Voice of Youth Advocates
(April 1, 2005; 0-439-39562-3)
In 2025 America, everyone is getting the bar code tattoo on their wrist, containing financial and medical information. After sixteen-year-old Kayla Reed's father commits suicide and her best friend's family members are forced to move after receiving their bar codes, Kayla joins the resistance group Decode and refuses to get her tattoo when she turns seventeen. Readers encounter many cliffhangers as Kayla survives a house fire, escapes the hospital before getting tattooed, is accused of murdering her mother, hitchhikes to the Adirondacks, and wanders the wilderness sick with fever and desperate to avoid corporate and government enforcers and double agents her age. After joining a camp of resisters who are developing psychic abilities in response to the changing social and cultural environment, Kayla regains the strength to fight another day. The science fiction angle of the corporate/government powers using bar codes to weed out the unfit and uplift those with the least genetic flaws for future cloning is complemented with a discussion of how credit cards were the seeds of consumer tracking. A subplot of the elderly being euthanized in hospitals to save insurance costs is equally disturbing. Mixed in with such thought-provoking substance are some distracting subplots. A romantic triangle between Kayla and two classmates seems forced and used only to heighten suspense and move a plot that is already progressing well, and the conclusion involving people quickly evolving psychic abilities is under-explored. Teens will enjoy this book with its intriguing cover and suspense but might find the ending unsatisfying.-Julie Scordato.
School Library Journal
(February 1, 2005; 0-439-39562-3)
Gr 6 Up-It's 2025, and the thing to do on your 17th birthday is to get a bar code tattoo, which is used for everything from driver's licenses to shopping. Kayla, almost 17, resists because she hates the idea of being labeled. Then the tattoos begin to drive people to commit suicide, Kayla's father among them, and she soon finds out that the markings contain detailed information about their bearers, including their genetic code. When the government, controlled by a corporation called Global-1, makes the tattoo mandatory, Kayla joins a teen resistance movement and falls for a gorgeous guy, unaware that he's a double agent. She discovers she has some psychic ability and has confusing visions of future events. Forced to run away after being implicated in her mother's accidental death, she eventually joins other resisters hiding in the Adirondack Mountains, finds romance with an old friend, and learns to harness her psychic powers to fight Global-1 and fulfill her visions. Like M. T. Anderson's Feed (Candlewick, 2002), this novel examines issues of individuality versus conformity and individual freedom versus governmental control. Because it also deals with the ethics of enhanced genetics and cloning, it tries to cover too much territory and relies too heavily on coincidence and far-fetched plotting. Stick with Feed.-Sharon Rawlins, Piscataway Public Library, NJ Copyright 2005 Reed Business Information.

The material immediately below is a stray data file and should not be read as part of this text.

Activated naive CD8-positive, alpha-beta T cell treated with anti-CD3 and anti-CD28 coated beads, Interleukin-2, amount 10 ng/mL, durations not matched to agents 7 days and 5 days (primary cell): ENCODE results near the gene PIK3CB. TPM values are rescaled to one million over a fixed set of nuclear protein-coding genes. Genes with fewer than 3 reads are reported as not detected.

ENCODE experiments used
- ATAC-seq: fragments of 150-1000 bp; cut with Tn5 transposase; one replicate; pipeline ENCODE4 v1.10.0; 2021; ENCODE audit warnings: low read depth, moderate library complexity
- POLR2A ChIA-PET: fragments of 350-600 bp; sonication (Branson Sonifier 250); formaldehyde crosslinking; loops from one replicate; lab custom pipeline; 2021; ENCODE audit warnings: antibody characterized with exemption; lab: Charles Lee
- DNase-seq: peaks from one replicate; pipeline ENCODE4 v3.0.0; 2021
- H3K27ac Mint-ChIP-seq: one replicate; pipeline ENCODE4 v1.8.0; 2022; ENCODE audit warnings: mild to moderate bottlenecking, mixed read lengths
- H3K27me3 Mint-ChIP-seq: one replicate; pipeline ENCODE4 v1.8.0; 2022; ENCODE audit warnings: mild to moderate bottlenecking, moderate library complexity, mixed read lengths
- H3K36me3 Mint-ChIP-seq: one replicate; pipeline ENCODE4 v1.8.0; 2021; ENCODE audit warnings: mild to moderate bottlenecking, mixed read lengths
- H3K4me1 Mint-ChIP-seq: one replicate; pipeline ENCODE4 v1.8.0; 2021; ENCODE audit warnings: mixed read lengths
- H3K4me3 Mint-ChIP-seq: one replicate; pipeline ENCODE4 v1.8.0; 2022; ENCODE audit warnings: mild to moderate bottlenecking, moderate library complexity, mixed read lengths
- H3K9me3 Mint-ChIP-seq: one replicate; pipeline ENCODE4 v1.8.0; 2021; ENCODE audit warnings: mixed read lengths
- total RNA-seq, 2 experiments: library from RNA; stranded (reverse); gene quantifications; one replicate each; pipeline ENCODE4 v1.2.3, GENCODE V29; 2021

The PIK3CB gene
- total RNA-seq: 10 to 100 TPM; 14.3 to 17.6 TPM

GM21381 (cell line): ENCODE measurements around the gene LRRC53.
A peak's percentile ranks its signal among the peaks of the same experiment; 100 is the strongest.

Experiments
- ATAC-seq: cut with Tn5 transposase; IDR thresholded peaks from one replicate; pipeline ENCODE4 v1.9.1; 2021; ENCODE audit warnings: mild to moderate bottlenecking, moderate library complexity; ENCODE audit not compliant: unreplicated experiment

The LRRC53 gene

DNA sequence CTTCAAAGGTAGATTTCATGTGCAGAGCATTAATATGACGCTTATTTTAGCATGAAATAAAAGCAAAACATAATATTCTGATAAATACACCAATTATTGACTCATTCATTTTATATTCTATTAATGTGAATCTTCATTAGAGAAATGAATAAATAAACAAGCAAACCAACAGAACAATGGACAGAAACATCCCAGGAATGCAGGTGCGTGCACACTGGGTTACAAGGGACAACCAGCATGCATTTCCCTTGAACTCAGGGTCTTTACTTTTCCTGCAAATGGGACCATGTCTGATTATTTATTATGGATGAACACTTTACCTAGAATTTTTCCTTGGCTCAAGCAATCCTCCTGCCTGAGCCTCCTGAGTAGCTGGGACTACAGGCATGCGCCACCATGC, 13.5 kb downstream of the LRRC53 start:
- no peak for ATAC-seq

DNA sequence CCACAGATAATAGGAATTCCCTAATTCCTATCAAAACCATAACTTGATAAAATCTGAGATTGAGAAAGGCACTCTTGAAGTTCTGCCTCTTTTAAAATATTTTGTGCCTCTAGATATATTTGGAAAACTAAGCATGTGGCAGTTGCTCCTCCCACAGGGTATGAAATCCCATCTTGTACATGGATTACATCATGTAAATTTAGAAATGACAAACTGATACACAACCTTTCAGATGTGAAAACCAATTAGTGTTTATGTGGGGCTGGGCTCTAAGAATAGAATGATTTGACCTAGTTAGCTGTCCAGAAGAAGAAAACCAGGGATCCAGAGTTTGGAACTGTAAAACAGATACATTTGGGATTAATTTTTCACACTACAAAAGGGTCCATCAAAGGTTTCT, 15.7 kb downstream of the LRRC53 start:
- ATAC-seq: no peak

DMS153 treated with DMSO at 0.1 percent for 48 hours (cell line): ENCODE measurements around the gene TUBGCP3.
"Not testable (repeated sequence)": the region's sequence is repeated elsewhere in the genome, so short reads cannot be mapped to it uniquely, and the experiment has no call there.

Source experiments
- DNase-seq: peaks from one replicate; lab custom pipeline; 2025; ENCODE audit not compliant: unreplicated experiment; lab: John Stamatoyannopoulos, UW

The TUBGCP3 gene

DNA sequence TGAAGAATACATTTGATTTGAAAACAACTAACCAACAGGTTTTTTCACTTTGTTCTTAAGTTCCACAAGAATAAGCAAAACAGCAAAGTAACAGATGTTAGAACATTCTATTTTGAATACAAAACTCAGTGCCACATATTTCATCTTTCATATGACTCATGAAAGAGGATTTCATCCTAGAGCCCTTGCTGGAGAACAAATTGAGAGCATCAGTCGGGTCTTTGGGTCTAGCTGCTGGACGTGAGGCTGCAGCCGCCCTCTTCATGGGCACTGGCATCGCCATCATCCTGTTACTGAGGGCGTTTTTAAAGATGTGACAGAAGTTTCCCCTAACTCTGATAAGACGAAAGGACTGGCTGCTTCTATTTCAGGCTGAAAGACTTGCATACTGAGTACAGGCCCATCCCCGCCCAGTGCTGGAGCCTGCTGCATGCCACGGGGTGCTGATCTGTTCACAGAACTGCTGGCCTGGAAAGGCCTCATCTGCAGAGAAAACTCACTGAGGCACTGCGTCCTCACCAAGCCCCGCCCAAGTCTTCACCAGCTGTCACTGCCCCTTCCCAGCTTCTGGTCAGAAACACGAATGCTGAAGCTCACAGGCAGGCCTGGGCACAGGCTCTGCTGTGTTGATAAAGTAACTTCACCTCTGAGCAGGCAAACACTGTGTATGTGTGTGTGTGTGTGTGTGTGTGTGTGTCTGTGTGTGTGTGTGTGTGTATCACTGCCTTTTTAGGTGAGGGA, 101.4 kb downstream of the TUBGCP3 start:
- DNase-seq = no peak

Sarah Applegate (KLIATT Review, May 2005 (Vol. 39, No. 3))
In a book not far from the headlinesaWhat if people began to get bar codes tattooed on their arms for identification, for credit card purchasing, for movement around the country, for getting a job? This is the premise of The Bar Code Tattoo, a story about Kayla, a high school student who is beginning to get suspicious of what the bar codes are doing to her world. Her friend's father can't get a job, people are losing their homes, alienating their families and committing suicide, and she knows it is somehow connected to the bar codes. She joins a group working against the codes and against Global-1, the corporation behind the codes, and soon is inspired to fight the bar code--and to fall in love! In the end, Kayla finds herself unwittingly on the lam, separated from her friends and family but knowing in her heart that she is doing what is right. This is a great book, one that reminded me of one of my favorites, Feed by M.T. Anderson, though a little less futuristic. It would be an excellent tie-in to discuss contemporary issues of proposed US I.D. cards and civil rights, as well as corporate domination and centralization of ownership. Students will enjoy the multilayered story lines and some students will recognize the similarities to the book of Revelation, which, if you read the author's note, inspired the title. A frightening book. Category: Paperback Fiction. KLIATT Codes: JS--Recommended for junior and senior high school students. 2004, Scholastic, 252p., $5.99. Ages 12 to 18.